Searching for Fire Management Guidelines in the NSW Government Department of Planning – Planning Guidelines for Hazardous Development appears to still be in the pipeline?  (Hazardous Industry Planning Advisory Paper No2. : Fire Safety Study Guidelines Consultation Draft July 2008 )  

Bushfire Guidelines : NSW Government Department of Planning

NSW Rural Fire Service 

Searching for Fire Management Guidelines in the Qld Department of Infrastructure & Planning  – here is the Current Qld Government’s Planning & Development Laws list

Qld Government : Department of Infrastructure and Planning :- Planning and Growth

Qld Government State Planning Policies : including Guideline for SPP1/03 Mitigating the Adverse Impacts of  Flood, Bushfire and Landslide 1.0

Qld Rural Fire Service

http://fhsarchives.wordpress.com/2009/02/10/historian-stephen-j-pyne-on-the-australian-fires/

Nature Conservation Council of NSW : 25th July 2008 Re: National Koala Conservation Strategy Review – Nature Conservation Council Submission  

COAG 2003 Bushfire Enquiry  ” The Inquiry’s Terms of Reference … issues related to bushfire mitigation and management that are of national significance;  opportunities for enhanced cooperation and the adoption of national best practice. The Inquiry took account of the work and findings of other bushfire inquiries.” findings released 24th Jan 2005.  Find the report here at Report of the National Inquiry into Bushfire Mitigation and Management  at the COAG website

“a review of current knowledge and literatue assist in determining ecologically sustainable fire regimes for the southeast queensland region” 2000 at Cuong Tran Southeast Queensland Fire and Biodiversity Consortium page on the COAG website

Bluecray.org FIRE links

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2 Responses to “Australia’s Bushfire Legacy : An Ash Oracle”

  1. Len Says:

    “The Victorian Bushfires and Australia’s Bushfire Legacy highlight Australia’s environmental future regarding Urban and Rural Planning within an Australian Fire Prone Landscape.”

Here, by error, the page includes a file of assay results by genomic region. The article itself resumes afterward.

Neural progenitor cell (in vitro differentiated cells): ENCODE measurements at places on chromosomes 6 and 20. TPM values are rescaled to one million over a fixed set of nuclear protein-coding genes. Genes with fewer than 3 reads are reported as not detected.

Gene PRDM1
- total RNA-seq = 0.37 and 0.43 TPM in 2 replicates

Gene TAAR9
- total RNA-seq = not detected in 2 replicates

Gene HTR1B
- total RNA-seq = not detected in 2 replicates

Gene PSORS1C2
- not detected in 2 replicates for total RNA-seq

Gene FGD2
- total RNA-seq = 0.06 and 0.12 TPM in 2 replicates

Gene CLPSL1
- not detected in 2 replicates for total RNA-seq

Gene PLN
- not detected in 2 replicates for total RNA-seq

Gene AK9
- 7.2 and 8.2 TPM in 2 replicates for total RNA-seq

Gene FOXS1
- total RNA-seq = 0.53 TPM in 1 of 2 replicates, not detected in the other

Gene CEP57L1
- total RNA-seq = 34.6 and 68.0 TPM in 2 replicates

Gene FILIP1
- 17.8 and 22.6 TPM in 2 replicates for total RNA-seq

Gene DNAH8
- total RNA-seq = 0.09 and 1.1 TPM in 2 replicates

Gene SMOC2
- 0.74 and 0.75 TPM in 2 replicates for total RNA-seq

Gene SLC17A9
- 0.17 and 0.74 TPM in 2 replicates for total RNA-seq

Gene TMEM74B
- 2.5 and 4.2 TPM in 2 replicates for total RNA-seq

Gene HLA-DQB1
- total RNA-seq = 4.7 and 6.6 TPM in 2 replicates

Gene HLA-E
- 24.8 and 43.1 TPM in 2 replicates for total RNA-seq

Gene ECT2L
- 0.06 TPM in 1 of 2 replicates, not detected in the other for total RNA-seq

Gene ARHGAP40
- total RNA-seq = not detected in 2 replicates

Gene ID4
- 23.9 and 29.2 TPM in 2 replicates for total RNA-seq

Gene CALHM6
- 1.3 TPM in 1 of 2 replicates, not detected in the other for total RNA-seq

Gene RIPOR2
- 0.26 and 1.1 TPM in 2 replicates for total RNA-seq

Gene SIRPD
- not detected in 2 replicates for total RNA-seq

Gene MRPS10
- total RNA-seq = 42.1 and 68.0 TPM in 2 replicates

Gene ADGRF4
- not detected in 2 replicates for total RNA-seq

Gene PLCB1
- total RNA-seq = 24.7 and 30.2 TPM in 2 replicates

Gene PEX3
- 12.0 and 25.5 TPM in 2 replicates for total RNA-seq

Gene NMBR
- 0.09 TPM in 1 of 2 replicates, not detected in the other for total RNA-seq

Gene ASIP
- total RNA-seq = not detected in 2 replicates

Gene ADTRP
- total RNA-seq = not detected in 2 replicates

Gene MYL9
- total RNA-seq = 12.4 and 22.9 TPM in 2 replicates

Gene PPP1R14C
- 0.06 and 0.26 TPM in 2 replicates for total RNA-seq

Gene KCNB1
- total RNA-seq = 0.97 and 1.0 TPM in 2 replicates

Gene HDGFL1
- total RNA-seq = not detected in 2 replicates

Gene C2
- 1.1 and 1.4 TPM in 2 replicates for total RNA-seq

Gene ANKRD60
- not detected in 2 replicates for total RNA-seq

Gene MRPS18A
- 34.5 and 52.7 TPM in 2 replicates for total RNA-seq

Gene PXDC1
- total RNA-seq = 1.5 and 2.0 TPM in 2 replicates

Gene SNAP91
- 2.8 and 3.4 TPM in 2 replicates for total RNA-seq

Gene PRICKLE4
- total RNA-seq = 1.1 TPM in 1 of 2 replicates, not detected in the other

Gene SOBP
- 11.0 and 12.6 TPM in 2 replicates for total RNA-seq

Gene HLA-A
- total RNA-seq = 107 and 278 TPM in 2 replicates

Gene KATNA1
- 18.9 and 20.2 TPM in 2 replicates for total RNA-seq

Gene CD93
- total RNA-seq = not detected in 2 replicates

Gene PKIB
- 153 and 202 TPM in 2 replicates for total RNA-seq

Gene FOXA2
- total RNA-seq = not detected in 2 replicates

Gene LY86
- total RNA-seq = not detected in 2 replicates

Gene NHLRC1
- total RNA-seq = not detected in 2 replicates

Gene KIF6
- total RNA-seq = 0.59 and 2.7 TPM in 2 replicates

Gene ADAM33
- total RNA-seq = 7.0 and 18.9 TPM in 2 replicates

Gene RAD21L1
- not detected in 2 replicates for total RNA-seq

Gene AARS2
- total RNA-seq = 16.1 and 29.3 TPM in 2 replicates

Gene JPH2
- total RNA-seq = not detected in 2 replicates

What does that sentence mean?

    Australia’s environment does not have a future.

  2. bluecray Says:

    My point here, was to liken the fires and Australian fire heritage as a light that burns (rather fiercely at times) much like a theatre’s spotlight upon our environmental planning & social forum “stage”.
    The direction that urban and rural planning will take, following this tragic event, is in the spotlight. My “oracle” sentiments rest in hope, faith and conviction.
    A conviction that, should common sense and practical historical insight prevail, a new methodology for sustainable and meaningful healthy “Australian” lifestyle can be projected onto this social stage and it’s tragic play ( and I do not mean to belittle the human and animal suffering of this ongoing event). I am trying to convey that the spotlight is there, highlighting our actions and future directions. We have inherited a complex history steeped in the harshness and wondrous renewal that fire brings to living creatures on earth. It is up to the urban and rural planning authorities to step up to the mark and now play their part in this renewal. Our future in a fire prone landscape is very much dependent on planning choices and directions. The biodiversity of the Australian “environment” and the opportunity for future generations to enjoy these bio diverse environments is also very dependent on these future choices. However, be as that may, nature WILL go on regardless, and i am hoping that by learning from our past, our planners of urban and rural developments will learn how to plan wise development, so that future generations do not have to live through this type of holocaust event again through inappropriate development. Hold to the vision, shine a light on it, and go forward… that is the best way I know how, to get to the future. However, it is wise to also carry some of the best of the past with us, as well, to help us on our way……